The primary mission of the Energy Department’s Weatherization Assistance Program (WAP) is to reduce energy costs for low-income households by providing energy efficiency upgrades that make the most cost effective sense. However, most people don’t realize that these upgrades also ensure the health and safety of our clients. The WAP has made a tremendous difference in the lives of millions of Americans. According to a national evaluation of WAP, during a typical Recovery Act year, the program achieved approximately $3.8 billion in health and household-related non-energy benefits for its clients, or about $14,000 per household (dollar in present value).
Weatherization crews are required to look for health and safety measures first to ensure the safety of their clients including the elderly, families, and people with disabilities. For example, furnaces and stoves are tested for gas leaks or carbon monoxide in the home and crews install mechanical ventilation to ensure adequate indoor air quality. They also make electrical repairs prior to insulation, convert incandescent lighting to CFLs or LEDs, and install smoke and carbon monoxide alarms. They test for lead poisoning (lead-based paint) which is typically associated with homes predating 1978, taking extreme precautions if lead is found on site to prevent dust from being inhaled by anyone. Moreover, crews have all been trained to look out for scenarios where high moisture could lead to mold. The benefits that come from health and safety are part of a whole house weatherization approach.
Here’s some examples of specific areas that receive many health and safety benefits from this longtime Energy Department Program. The U.S. Department of Housing and Urban Development (HUD) is a Weatherization Plus Health partner that works with the Energy Department to reduce WAP deferrals and increase healthy homes services in Washington D.C. HUD Lead Hazard Reduction Demonstration grants are potential resources for WAP homes. For example, The Washington D.C. Department of Housing and Community Development received a HUD grant in FY 2012 for more than $2.9 million for 225 homes to be made lead-safe. Initiatives like this matter because 87 percent of D.C. homes were built prior to 1980, which means many of these homes most likely have lead paint. That’s 47 percent higher than the national average.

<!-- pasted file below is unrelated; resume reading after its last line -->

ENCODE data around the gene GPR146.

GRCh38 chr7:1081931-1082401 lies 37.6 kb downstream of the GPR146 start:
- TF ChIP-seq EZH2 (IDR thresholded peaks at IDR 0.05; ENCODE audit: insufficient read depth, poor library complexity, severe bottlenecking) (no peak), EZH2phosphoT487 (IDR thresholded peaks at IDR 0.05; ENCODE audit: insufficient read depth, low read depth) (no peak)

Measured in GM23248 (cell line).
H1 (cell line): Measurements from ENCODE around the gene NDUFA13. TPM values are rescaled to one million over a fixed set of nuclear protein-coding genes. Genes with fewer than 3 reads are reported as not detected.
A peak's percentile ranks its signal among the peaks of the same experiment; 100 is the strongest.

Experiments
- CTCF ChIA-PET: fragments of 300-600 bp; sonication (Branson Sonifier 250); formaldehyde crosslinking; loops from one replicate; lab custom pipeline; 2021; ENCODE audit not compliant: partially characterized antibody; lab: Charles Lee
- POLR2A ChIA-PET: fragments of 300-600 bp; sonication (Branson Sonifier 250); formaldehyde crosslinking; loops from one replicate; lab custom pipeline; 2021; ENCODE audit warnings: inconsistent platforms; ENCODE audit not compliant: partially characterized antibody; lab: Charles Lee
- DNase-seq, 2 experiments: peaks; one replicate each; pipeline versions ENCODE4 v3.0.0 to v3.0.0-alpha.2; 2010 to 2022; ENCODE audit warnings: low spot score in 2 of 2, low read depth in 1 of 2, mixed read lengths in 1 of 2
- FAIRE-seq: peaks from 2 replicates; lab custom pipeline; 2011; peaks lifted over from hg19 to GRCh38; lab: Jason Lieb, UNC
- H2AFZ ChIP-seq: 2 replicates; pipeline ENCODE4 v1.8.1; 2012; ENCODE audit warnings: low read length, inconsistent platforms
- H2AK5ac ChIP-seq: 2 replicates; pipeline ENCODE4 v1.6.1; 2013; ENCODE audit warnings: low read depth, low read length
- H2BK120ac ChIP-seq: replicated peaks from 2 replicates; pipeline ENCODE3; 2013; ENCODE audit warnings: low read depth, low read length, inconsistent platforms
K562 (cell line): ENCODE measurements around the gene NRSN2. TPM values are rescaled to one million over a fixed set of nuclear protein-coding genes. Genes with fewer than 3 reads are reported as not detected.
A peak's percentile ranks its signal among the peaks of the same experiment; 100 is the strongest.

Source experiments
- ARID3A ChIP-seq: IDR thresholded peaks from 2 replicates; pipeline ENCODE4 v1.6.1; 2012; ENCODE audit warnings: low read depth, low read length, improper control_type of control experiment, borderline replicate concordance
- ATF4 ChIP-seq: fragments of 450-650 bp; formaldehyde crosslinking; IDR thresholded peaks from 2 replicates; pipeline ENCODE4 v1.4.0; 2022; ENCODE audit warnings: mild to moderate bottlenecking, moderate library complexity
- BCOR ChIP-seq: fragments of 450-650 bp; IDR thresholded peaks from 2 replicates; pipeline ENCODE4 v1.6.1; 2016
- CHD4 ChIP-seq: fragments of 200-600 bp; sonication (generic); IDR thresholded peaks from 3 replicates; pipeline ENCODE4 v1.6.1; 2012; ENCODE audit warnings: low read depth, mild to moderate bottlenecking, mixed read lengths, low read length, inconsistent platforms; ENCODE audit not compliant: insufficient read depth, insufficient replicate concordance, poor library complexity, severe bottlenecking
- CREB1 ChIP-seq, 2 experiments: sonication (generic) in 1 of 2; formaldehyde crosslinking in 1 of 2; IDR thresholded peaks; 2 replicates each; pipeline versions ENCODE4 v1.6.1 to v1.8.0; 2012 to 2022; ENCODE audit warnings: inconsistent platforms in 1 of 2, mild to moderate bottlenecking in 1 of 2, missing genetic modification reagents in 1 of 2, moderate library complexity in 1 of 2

The Energy Department also provides support that’s used to help Weatherization Plus Health, a partnership in Maryland also following the whole house approach. The main objective is to help improve a resident's health, while saving money for local hospitals and health care providers. For instance, 10 percent of the asthma attacks suffered by Maryland’s children are triggered as a result of housing-related hazards, and every dollar spent reducing indoor asthma in turn reduces emergency room visits and healthcare costs by an average of $10. As a result, weatherization safeguards public health and promotes healthcare affordability.
Statistics such as this validate client testimony. Juan Carlos Olivares, Executive Director of Yakima Valley Farm Workers Clinic, spoke with a client who suffered from brain cancer and was experiencing severe cold temperatures in her home that were exacerbating her condition. “We immediately arranged for the Low Income Home Energy Assistance Program (LIHEAP) to repair her furnace,” said Olivares, “and subsequently insulated her home and replaced her old appliances with new energy-efficient ones. She was so very appreciative of her new energy-efficient home. She doesn’t have to deal with a cold unhealthy home for herself and her children and is more able to concentrate on getting well.”
The U.S. Department of Energy (DOE) Weatherization Assistance Program provides grants to states, territories, and some Indian tribes to improve the energy efficiency of the homes of low-income families. These governments, in turn, contract with local governments and nonprofit agencies to provide weatherization services to those in need using the latest technologies for home energy upgrades. For more information, please visit the WAP website.